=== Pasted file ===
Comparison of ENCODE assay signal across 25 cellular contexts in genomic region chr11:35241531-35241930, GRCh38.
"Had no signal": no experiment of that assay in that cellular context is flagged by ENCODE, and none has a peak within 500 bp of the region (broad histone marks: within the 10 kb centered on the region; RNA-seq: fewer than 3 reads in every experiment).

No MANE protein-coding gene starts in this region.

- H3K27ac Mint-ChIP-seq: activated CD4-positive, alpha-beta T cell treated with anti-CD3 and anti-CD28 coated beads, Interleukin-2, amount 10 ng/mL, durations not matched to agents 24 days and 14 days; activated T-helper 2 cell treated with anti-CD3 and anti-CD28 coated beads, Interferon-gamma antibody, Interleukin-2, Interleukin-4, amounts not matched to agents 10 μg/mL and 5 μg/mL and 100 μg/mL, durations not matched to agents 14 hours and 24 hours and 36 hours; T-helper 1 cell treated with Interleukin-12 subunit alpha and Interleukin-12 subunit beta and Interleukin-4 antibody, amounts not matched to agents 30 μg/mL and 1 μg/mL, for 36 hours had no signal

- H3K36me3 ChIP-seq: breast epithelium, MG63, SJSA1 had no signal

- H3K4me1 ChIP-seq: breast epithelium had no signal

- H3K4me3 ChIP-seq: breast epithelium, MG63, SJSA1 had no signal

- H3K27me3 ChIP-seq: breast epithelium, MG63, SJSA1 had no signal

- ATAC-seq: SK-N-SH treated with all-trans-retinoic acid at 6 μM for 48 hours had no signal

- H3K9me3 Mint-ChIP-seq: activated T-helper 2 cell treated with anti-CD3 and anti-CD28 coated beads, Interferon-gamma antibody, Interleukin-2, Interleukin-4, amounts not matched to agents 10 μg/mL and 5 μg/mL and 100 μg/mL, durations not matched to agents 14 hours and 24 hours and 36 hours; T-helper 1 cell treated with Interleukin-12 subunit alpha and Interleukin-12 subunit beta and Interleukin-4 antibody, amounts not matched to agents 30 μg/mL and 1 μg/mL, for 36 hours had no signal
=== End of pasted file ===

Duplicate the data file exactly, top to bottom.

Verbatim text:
Comparison of ENCODE assay signal across 25 cellular contexts in genomic region chr11:35241531-35241930, GRCh38.
"Had no signal": no experiment of that assay in that cellular context is flagged by ENCODE, and none has a peak within 500 bp of the region (broad histone marks: within the 10 kb centered on the region; RNA-seq: fewer than 3 reads in every experiment).

No MANE protein-coding gene starts in this region.

- H3K27ac Mint-ChIP-seq: activated CD4-positive, alpha-beta T cell treated with anti-CD3 and anti-CD28 coated beads, Interleukin-2, amount 10 ng/mL, durations not matched to agents 24 days and 14 days; activated T-helper 2 cell treated with anti-CD3 and anti-CD28 coated beads, Interferon-gamma antibody, Interleukin-2, Interleukin-4, amounts not matched to agents 10 μg/mL and 5 μg/mL and 100 μg/mL, durations not matched to agents 14 hours and 24 hours and 36 hours; T-helper 1 cell treated with Interleukin-12 subunit alpha and Interleukin-12 subunit beta and Interleukin-4 antibody, amounts not matched to agents 30 μg/mL and 1 μg/mL, for 36 hours had no signal

- H3K36me3 ChIP-seq: breast epithelium, MG63, SJSA1 had no signal

- H3K4me1 ChIP-seq: breast epithelium had no signal

- H3K4me3 ChIP-seq: breast epithelium, MG63, SJSA1 had no signal

- H3K27me3 ChIP-seq: breast epithelium, MG63, SJSA1 had no signal

- ATAC-seq: SK-N-SH treated with all-trans-retinoic acid at 6 μM for 48 hours had no signal

- H3K9me3 Mint-ChIP-seq: activated T-helper 2 cell treated with anti-CD3 and anti-CD28 coated beads, Interferon-gamma antibody, Interleukin-2, Interleukin-4, amounts not matched to agents 10 μg/mL and 5 μg/mL and 100 μg/mL, durations not matched to agents 14 hours and 24 hours and 36 hours; T-helper 1 cell treated with Interleukin-12 subunit alpha and Interleukin-12 subunit beta and Interleukin-4 antibody, amounts not matched to agents 30 μg/mL and 1 μg/mL, for 36 hours had no signal